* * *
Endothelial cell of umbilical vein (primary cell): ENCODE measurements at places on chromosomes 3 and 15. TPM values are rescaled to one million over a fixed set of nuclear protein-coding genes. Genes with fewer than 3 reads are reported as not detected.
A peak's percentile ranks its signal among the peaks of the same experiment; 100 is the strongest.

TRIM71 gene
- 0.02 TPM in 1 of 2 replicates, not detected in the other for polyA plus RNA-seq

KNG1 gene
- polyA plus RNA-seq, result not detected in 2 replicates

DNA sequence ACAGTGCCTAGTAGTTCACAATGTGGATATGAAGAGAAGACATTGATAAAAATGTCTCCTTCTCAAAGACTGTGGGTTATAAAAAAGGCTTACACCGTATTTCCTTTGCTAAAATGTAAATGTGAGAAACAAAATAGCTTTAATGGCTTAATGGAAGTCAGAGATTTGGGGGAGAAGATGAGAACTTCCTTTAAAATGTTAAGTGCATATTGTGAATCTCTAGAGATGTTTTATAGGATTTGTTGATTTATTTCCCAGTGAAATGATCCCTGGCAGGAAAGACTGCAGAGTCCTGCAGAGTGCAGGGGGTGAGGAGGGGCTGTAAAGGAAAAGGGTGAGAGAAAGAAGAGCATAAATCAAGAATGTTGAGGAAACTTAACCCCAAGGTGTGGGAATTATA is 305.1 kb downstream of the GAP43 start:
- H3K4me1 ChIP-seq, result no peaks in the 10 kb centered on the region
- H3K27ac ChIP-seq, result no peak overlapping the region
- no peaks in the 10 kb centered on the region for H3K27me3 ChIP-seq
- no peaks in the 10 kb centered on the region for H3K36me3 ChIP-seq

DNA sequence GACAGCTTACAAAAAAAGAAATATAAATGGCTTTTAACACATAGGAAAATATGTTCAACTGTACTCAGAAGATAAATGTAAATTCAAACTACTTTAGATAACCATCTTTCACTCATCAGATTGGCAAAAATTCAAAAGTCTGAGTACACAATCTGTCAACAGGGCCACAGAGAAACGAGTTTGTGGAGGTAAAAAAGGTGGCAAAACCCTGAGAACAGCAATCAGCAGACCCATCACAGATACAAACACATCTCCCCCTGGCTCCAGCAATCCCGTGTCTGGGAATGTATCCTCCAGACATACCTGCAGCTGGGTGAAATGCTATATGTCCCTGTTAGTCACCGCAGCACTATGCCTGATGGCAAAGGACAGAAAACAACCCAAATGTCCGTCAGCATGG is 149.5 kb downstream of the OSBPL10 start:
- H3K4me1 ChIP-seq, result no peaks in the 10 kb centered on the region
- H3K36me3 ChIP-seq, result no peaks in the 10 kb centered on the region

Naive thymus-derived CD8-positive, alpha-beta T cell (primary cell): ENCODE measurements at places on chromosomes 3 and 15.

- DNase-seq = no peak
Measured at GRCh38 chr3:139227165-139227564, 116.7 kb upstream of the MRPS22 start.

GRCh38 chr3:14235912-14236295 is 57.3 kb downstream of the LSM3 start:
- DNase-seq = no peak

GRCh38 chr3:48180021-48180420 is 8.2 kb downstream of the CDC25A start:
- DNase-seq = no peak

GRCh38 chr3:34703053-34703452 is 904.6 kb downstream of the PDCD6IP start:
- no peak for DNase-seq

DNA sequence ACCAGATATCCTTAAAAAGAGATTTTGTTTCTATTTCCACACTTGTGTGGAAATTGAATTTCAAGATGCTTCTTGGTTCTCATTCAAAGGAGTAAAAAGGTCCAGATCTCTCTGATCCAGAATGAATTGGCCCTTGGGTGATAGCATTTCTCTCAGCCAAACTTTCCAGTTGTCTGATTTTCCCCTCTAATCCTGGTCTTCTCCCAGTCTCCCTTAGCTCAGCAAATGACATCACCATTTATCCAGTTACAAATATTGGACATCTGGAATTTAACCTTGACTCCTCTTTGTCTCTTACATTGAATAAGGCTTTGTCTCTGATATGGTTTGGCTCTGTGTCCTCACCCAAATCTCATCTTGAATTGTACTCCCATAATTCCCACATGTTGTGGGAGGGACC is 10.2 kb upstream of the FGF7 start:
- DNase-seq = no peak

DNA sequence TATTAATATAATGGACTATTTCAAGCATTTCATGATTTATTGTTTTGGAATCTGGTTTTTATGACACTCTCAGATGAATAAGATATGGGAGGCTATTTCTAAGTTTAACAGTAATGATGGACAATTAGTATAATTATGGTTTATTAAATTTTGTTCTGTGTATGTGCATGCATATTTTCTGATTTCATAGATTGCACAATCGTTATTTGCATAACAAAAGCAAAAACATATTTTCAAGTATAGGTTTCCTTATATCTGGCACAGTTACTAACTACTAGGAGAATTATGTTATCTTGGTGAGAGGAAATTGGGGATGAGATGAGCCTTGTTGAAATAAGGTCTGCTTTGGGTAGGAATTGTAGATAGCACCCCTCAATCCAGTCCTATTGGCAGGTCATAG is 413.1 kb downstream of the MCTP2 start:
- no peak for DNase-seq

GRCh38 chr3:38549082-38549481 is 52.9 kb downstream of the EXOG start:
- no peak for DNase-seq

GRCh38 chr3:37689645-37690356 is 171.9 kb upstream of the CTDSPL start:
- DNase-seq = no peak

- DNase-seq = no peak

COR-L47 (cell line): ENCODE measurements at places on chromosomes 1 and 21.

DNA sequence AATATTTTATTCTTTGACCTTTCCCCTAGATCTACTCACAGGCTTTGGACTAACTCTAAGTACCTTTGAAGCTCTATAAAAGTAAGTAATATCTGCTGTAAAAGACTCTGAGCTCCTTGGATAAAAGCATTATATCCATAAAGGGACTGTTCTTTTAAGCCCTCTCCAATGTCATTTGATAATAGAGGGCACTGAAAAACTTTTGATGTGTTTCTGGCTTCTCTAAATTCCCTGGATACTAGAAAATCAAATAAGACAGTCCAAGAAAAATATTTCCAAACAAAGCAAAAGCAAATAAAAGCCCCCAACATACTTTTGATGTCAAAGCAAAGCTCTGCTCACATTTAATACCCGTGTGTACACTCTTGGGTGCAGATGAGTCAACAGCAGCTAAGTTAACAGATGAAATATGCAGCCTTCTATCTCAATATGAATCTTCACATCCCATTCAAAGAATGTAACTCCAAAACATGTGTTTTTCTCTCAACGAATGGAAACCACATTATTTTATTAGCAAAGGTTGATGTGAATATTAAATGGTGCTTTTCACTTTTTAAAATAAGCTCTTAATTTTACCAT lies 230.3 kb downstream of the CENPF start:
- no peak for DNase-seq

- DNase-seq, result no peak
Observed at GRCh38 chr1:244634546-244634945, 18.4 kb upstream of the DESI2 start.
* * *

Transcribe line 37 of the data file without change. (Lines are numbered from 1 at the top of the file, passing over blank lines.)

Observed at GRCh38 chr1:244634546-244634945, 18.4 kb upstream of the DESI2 start.